PORTLAND (WGME) – Tuesday in Portland, many people attended the grand opening of a new apartment complex that houses people in the area who are homeless.
The project is the third of its kind in the city.
The companies Avesta Housing and Preble Street combined to create the Huston Commons, which will house 30 homeless people in the Portland area.
Portland, Maine (WMTW) 30 Mainers who were homeless now have a place to live.
The full-furnished efficiency apartments are home to Mainers who had been living on the streets or in shelters for years.Officials with the city of Portland opened Huston Commons Tuesday morning near Morrill’s Corner.
This is the third such complex in Portland, and the city says apartments like these are already providing a major benefit for those who now call them home.
PORTLAND, Maine (NEWS CENTER)– Some members of Portland’s homeless population now have a place to call home.
Preble Street officially opened the third complex of its Housing First initiative: Houston Commons, an apartment complex designed to help the chronically homeless by providing a permanent place for them to live. Huston Commons houses 30 people who have been living on the streets of the city for years.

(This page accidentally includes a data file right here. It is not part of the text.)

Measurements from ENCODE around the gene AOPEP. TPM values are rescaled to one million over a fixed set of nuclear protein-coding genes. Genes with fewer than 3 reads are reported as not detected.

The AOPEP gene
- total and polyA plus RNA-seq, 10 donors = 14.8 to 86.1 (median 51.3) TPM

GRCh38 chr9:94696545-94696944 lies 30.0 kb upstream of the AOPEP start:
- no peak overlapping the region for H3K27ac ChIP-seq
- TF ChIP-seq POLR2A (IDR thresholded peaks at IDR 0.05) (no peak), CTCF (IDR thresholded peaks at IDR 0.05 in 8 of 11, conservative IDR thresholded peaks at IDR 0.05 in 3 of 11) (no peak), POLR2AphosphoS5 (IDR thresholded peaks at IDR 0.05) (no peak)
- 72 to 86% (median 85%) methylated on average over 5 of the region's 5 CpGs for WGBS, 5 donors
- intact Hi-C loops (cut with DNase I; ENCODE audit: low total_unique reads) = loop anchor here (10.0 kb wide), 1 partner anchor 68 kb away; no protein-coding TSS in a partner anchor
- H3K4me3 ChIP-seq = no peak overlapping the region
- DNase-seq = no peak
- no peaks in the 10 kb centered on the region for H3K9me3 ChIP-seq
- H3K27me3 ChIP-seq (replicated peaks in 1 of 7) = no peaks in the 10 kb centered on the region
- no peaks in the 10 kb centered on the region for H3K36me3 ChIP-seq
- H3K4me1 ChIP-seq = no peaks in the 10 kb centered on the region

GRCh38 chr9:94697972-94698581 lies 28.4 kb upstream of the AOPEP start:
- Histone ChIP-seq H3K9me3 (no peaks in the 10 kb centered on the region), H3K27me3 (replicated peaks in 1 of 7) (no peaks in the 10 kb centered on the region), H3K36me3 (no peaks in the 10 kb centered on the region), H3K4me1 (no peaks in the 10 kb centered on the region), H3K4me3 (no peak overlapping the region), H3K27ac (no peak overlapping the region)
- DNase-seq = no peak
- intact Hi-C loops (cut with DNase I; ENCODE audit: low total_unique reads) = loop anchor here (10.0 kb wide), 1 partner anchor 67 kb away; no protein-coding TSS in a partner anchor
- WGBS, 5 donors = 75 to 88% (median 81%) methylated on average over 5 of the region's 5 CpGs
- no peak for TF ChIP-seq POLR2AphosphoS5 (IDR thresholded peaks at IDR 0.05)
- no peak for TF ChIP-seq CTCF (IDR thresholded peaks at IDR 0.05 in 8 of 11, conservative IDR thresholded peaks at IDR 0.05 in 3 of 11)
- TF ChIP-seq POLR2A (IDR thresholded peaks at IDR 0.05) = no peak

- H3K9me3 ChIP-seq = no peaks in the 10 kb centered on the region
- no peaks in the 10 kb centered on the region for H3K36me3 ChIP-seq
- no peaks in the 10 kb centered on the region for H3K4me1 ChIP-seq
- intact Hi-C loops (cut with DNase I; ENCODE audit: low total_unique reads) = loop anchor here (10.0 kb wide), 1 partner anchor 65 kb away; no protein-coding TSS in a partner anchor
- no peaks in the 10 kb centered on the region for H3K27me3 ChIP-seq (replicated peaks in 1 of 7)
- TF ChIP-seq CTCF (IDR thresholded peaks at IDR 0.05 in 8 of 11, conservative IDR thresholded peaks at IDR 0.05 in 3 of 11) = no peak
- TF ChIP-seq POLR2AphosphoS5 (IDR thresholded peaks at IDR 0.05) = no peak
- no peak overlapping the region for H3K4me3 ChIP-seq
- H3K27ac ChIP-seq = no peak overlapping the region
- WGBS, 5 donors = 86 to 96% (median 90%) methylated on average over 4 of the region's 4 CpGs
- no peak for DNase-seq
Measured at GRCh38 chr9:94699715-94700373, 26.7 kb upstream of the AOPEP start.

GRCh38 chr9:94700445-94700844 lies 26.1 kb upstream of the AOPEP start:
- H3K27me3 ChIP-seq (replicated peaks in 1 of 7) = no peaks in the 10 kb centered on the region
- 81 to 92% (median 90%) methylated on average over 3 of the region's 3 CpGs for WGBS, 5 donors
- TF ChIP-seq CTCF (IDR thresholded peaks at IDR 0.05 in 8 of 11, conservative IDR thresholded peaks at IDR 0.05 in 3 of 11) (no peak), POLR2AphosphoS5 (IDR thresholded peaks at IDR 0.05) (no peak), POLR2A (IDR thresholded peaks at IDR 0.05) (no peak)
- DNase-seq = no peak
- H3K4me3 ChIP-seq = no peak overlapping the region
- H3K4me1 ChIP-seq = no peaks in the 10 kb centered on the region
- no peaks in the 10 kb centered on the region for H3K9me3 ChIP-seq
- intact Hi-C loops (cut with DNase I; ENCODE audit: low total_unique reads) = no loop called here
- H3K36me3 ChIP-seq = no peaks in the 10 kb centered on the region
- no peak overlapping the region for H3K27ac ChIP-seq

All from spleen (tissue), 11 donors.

Twelve years ago, Avesta Housing and Preble Street opened the doors to Logan Place, the first “housing first” community in Maine. Housing first is an evidence-based, cost-effective approach to ending chronic homelessness. It focuses on getting our most vulnerable neighbors housed as quickly as possible while ensuring that they have ongoing access to critical support services. Avesta is the developer, owner and property manager for Logan Place, while Preble Street provides 24-7 support services for the 30 residents who had experienced chronic homelessness before moving into their new home.
When we opened Logan Place, it was a huge risk. No one else in Maine, and very few people anywhere else in the country, had done anything like this. We were essentially putting millions of dollars and our nonprofit organizations’ reputations on the line to test a new approach to housing Portland’s most vulnerable population – people who had already struggled enormously to stay housed. But the remarkable results have proven to be more than worth the risk.
On the night Logan Place opened, the number of people using the city overnight shelter at Oxford Street decreased for the first time in 20 years. Moreover, after moving into Logan Place, the residents reduced their nights in jail by 88 percent, their visits to the emergency room by 70 percent, and their contacts with police by 81 percent. The data have revealed that housing first is not only more humane, but also less costly than the endless cycle of shelters, emergency rooms, jails, and detox programs that chronically homeless people otherwise endure year after year.
Dana Totman, President and CEO of Avesta Housing
via Op-Ed to the Portland Press Herald
In an effort to increase low- and middle-income housing opportunities in Portland, city councilors have approved zoning incentives for development along some city corridors and in certain commercial areas.
Jeff Levine, planning and urban development director for the City of Portland, says the city was hearing from affordable housing developers that they were getting outbid for properties they were trying to buy on the private market.